Presentation on theme: "De Lutèce à nos jours Paris L’histoire de la Ville Lumière."— Presentation transcript:
de Lutèce à nos jours Paris L’histoire de la Ville Lumière
Les premiers habitants: Les Parisii Ce peuple gaulois habite une île au milieu de la Seine. La Seine trouve sa source en Bourgogne. Elle doit son nom à la déesse de la source gauloise, Sequana. La Seine divise Paris en deux: la Rive Droite la Rive Gauche. Réalité Source-Seine
La Guerre des Gaules En 52 BC: César conquiert la Gaule. Il appelle cette ville LUTÈCE Vercingétorix – chef gaulois qui gagne à Gergovie, mais qui perd à César à la bataille d’Alésia (Alise- Sainte-Reine, Bourgogne). Il est exécuté après six ans de prison. Réalité Fiction “Nous sommes en 50 avant Jésus-Christ. Toute la Gaule est occupée par les Romains. Toute? Non! Un village peuplé d’irréductibles Gaulois résiste encore et toujours à l’envahisseur.”
Origin of the word: SAND Les arènes de Lutèce could hold spectators – larger than the population of the city (10.000). Gladiators fought here: men against men, animals against animals, men against animals. Much blood was spilt. To absorb the blood - SANG, they put a type of soil on the floor of the arena: SAND – sable. Les Thermes de Cluny Les Arènes de Lutèce
V e siècle: Geneviève is born in Nanterre in 423. The only, and late-born, child of wealthy, aristocatic gallo- romains, her father, Severus, is a high roman authority and a christian. When she is 7, the bishop Germain d’Auxerre, sees how extraordinary she is. With his support, she decides then to consecrate her life to Christ and to be “a virgin of the Gaules”. Her mother, Gerontia, is so shocked that she becomes blind. According to legend, Geneviève’s first miracle is to restore her sight.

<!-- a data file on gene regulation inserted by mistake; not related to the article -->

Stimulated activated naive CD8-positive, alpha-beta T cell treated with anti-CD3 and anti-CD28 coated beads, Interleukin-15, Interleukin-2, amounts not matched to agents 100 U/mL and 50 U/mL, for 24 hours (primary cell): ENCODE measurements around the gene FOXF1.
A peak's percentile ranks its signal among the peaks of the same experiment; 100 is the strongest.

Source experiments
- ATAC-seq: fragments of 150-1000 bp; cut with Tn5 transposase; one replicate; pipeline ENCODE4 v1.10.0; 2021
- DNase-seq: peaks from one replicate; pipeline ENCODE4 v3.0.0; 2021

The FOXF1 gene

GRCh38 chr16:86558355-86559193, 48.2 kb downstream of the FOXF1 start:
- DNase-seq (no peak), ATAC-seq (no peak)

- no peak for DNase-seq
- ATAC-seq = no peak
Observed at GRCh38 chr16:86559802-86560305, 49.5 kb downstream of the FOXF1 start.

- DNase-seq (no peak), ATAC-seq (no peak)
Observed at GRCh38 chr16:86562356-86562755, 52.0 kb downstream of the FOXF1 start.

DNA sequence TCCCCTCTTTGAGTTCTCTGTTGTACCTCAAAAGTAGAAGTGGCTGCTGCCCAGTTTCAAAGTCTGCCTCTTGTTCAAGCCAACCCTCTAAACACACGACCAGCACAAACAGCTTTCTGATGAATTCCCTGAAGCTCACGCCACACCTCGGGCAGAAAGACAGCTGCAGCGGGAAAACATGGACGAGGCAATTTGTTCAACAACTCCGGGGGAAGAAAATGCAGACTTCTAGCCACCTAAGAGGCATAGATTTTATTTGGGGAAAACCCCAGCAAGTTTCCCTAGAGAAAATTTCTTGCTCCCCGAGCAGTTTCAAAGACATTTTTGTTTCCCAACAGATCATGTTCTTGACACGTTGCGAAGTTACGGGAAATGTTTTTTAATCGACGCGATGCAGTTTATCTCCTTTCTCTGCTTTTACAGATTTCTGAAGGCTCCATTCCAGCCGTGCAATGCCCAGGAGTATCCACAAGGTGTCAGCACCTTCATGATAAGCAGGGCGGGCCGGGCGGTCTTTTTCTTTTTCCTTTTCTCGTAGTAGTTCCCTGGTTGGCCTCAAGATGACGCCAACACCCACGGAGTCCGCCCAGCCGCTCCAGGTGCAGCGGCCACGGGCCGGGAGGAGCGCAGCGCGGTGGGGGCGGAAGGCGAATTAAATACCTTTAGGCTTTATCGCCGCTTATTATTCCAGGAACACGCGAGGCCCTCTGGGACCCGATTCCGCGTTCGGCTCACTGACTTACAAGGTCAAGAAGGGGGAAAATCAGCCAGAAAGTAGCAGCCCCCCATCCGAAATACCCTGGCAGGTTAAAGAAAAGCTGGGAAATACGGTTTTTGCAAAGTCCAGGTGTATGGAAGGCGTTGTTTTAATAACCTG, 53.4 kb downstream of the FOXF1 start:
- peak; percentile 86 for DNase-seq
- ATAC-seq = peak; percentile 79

451 – Attila the Hun invades Gaule The inhabitants of Lutèce panic, but Geneviève’s calm and faith persuade them to remain in the city and trust in God. The Gauls are victorius!
Basilique de Saint Denis Using her influence, she proposes the construction of a cathedral honoring the first bishop of Lutèce, Denis, an italian massacred in the year 250 on the “mont des Martyrs” (Montmartre) to be built on the tomb of the saint several miles north of Lutèce. It will strengthen the christian presence of the Right Bank and help chase the pagans from the Left Bank. The cathedral became the final resting place of the Kings of France. During the French Revolution, their bodies were removed and tossed into a common grave. The tombs remain here to this day. The bodies of Louis XVI, Marie-Antoinette, and Louis XVIII are the only tombs there which actually contain remains.